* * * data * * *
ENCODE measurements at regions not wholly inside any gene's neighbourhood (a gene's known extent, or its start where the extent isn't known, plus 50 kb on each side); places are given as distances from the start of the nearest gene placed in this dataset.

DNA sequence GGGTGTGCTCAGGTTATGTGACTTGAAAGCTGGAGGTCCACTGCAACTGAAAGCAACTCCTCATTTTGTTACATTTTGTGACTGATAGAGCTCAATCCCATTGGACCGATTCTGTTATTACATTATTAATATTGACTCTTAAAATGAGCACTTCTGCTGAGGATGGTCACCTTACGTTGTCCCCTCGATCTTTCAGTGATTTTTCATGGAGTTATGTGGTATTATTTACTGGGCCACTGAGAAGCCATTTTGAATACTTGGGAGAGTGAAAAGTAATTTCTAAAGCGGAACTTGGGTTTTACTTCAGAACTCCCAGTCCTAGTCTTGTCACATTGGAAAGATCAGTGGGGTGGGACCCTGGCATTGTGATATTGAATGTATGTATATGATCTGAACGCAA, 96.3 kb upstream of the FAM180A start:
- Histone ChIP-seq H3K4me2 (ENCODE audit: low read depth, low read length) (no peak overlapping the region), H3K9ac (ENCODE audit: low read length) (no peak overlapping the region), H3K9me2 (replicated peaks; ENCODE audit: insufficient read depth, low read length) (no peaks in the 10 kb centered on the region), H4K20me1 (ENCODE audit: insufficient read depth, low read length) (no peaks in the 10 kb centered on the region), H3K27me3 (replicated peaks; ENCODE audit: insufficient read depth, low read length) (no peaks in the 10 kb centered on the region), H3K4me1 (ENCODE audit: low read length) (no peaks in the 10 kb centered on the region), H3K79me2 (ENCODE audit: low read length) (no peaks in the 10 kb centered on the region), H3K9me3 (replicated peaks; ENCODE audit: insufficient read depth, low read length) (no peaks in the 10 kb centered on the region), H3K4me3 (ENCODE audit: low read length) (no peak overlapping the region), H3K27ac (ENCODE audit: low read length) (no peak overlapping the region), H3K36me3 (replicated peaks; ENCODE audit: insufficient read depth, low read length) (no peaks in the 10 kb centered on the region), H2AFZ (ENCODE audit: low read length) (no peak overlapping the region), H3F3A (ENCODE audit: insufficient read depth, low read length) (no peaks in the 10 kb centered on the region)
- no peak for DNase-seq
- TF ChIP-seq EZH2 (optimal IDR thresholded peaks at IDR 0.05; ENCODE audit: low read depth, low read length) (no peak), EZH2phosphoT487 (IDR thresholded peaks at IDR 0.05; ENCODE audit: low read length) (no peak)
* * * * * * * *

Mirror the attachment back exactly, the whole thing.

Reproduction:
ENCODE measurements at regions not wholly inside any gene's neighbourhood (a gene's known extent, or its start where the extent isn't known, plus 50 kb on each side); places are given as distances from the start of the nearest gene placed in this dataset.

DNA sequence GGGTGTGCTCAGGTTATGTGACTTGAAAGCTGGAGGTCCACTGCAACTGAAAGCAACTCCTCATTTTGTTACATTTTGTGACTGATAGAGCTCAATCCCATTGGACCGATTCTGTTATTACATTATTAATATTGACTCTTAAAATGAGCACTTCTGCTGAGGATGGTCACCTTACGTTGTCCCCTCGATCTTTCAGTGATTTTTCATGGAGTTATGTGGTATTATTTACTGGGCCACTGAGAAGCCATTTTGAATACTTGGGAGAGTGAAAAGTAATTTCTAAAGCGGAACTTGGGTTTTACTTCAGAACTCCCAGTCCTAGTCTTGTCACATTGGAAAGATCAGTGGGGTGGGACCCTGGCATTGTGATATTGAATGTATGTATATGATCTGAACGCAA, 96.3 kb upstream of the FAM180A start:
- Histone ChIP-seq H3K4me2 (ENCODE audit: low read depth, low read length) (no peak overlapping the region), H3K9ac (ENCODE audit: low read length) (no peak overlapping the region), H3K9me2 (replicated peaks; ENCODE audit: insufficient read depth, low read length) (no peaks in the 10 kb centered on the region), H4K20me1 (ENCODE audit: insufficient read depth, low read length) (no peaks in the 10 kb centered on the region), H3K27me3 (replicated peaks; ENCODE audit: insufficient read depth, low read length) (no peaks in the 10 kb centered on the region), H3K4me1 (ENCODE audit: low read length) (no peaks in the 10 kb centered on the region), H3K79me2 (ENCODE audit: low read length) (no peaks in the 10 kb centered on the region), H3K9me3 (replicated peaks; ENCODE audit: insufficient read depth, low read length) (no peaks in the 10 kb centered on the region), H3K4me3 (ENCODE audit: low read length) (no peak overlapping the region), H3K27ac (ENCODE audit: low read length) (no peak overlapping the region), H3K36me3 (replicated peaks; ENCODE audit: insufficient read depth, low read length) (no peaks in the 10 kb centered on the region), H2AFZ (ENCODE audit: low read length) (no peak overlapping the region), H3F3A (ENCODE audit: insufficient read depth, low read length) (no peaks in the 10 kb centered on the region)
- no peak for DNase-seq
- TF ChIP-seq EZH2 (optimal IDR thresholded peaks at IDR 0.05; ENCODE audit: low read depth, low read length) (no peak), EZH2phosphoT487 (IDR thresholded peaks at IDR 0.05; ENCODE audit: low read length) (no peak)